Role of Literacy Rate and HDI on Migration in Nepal

The number of people leaving Nepal to seek employment abroad has continued to increase. In a previous article, I showed that the number of labor migrants increased from 163, 886 in 2008 to 443, 483 in 2013. This is a staggering increase of 171% over just 5 years, an average growth of 34% per year. In contrast, Nepal’s economy grew at a modest 4% during this period. In other words, the rate of Nepalese leaving for jobs abroad is growing  8.5 times higher than its economy.

It is natural to ask, what are the factors responsible for a mass exodus of labor migrants from Nepal? It is true that Nepal is an economically poor nation with a per capita income  of just US $1160 and has an astonishingly high unemployment rate of 46 percent. However, Nepal is not a homogeneous nation and parts of the nation differ in terms of literacy rate, human development index (HDI), per capita income, and other socioeconomic indicators.

There does not seem to be a strong correlation between literacy rate and the number of migrants. However, it can be seen that some districts in Tarai have high migration rate and low literacy rate. For instance, Dhanusa and Mahottari have the highest and second highest migration rate but 6th and 3rd lowest literacy rate respectively. Similarly, Siraha has the 5th highest migration and 5th lowest literacy rate as well. On the opposite extreme are Kathmandu, Lalitpur, Bhaktapur, and Kaski with low migration and high literacy rate.

 

In the second half of the chart, the size of the circle correlates with the number of migrants and the color intensity correlates with literacy rate. A larger circle with lighter shading indicates a higher number of migrants and a lower literacy rate. It can be seen that Dhanusa, Mahottari, and Siraha have high migration but low literacy rate. Jhapa and Morang are the exceptions which have high migration but also high literacy rate.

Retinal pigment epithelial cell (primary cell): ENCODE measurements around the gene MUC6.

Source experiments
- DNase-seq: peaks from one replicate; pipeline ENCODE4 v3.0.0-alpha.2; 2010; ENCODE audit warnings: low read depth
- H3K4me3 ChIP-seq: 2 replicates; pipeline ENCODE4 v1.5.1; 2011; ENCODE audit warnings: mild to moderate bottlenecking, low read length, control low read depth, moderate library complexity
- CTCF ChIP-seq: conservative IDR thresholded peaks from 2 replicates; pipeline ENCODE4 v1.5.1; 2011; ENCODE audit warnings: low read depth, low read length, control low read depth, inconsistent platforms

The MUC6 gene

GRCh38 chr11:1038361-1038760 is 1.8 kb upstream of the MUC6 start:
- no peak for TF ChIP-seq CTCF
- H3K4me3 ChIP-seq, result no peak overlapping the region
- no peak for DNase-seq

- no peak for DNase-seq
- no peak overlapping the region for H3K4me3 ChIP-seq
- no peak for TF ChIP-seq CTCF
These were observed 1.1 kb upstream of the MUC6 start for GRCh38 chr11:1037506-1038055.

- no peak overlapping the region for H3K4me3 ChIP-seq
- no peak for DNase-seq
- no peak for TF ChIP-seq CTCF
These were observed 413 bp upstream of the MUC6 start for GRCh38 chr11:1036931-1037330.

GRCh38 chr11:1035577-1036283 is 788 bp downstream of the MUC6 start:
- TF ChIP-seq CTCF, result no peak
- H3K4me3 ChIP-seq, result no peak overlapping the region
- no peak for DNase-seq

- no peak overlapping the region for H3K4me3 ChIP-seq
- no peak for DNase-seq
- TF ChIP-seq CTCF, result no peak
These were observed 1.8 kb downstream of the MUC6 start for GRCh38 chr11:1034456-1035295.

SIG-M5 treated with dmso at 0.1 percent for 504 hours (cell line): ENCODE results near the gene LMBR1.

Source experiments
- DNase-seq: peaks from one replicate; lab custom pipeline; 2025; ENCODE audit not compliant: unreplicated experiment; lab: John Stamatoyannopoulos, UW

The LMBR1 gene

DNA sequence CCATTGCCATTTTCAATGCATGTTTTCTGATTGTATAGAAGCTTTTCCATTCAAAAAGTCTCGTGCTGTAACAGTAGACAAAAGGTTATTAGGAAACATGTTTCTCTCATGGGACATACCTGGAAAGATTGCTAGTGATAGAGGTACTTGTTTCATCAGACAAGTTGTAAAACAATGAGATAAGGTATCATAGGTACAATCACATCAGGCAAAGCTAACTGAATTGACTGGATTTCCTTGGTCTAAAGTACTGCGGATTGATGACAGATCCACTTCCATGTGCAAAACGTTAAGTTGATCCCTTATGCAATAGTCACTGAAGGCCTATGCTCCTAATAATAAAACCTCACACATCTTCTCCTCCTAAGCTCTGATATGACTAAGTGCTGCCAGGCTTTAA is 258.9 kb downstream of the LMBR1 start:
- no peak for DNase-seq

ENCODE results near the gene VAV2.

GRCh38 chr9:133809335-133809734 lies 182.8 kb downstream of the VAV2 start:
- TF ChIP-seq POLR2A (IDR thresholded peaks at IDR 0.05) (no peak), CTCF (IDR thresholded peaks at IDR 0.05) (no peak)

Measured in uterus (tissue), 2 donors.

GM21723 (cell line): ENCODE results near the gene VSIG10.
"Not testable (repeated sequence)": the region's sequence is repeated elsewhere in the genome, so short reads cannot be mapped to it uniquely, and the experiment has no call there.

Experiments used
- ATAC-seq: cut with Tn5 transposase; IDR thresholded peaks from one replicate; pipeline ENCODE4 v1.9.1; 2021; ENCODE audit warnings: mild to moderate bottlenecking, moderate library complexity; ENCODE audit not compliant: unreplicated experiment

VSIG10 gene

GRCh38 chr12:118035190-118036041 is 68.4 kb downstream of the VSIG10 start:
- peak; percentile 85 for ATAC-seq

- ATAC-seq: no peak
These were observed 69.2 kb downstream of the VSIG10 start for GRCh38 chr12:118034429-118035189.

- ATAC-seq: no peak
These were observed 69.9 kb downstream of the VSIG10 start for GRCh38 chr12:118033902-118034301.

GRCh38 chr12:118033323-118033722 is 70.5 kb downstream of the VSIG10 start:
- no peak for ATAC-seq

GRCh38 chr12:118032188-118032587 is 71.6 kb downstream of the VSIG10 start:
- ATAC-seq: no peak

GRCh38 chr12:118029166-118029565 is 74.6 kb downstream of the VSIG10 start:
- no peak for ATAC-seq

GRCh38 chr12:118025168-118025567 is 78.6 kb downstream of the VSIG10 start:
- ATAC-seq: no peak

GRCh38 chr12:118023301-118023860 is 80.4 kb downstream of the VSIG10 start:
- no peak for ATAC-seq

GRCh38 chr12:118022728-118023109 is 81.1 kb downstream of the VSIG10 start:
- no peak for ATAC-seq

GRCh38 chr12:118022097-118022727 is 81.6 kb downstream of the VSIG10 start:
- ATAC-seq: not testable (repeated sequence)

There does not seem to be a strong correlation with HDI and number of migrants either. However, Dhanusa, Mahottari, and Siraha again have lower HDI and high migration. On the opposite extreme are usual suspects: Kathmandu, Lalitpur, Bhaktapur, and Kaski with low migration and high HDI. The exception once again are Jhapa and Morang with high migration and HDI.

 

In the second half of the chart, the size of the circle correlates with the number of migrants and the color intensity correlates with HDI. A larger circle with lighter shading indicates a higher number of migrants and a lower HDI.

From the two comparisons above, it is clear that there is not a strong correlation between number of migrants and literacy rate or HDI. However, the districts with high migration and low literacy rate such as Dhanusa and Mahottari also have low HDI. Similarly, the districts with low migration and high literacy rate, such as Kathmandu, Lalitpur, Bhaktapur, and Kaski also have high HDI. The exceptions in both cases are Jhapa, and Morang with high migration, high literacy rate, and high HDI.


This work is part of a student media grant by the Center on Conflict and Development at Texas A&M University.
To read more: see The Confict and Development Center at Texas A&M University.

Data Source: Government of Nepal, Ministry of Labour and Employment. Labor Migration for Employment A Status Report for Nepal: 2013/2014. (2014). Retrieved November 1, 2015 from Asia Foundation.

Puru Shah

Puru Shah is the founder of Madhesi Youth. For Madhesi Youth, he primarily writes about human rights issues and articles with an emphasis on data analysis & data visualization. His goal is to promote justice, equality, sustainable development, and youth empowerment in Nepal.

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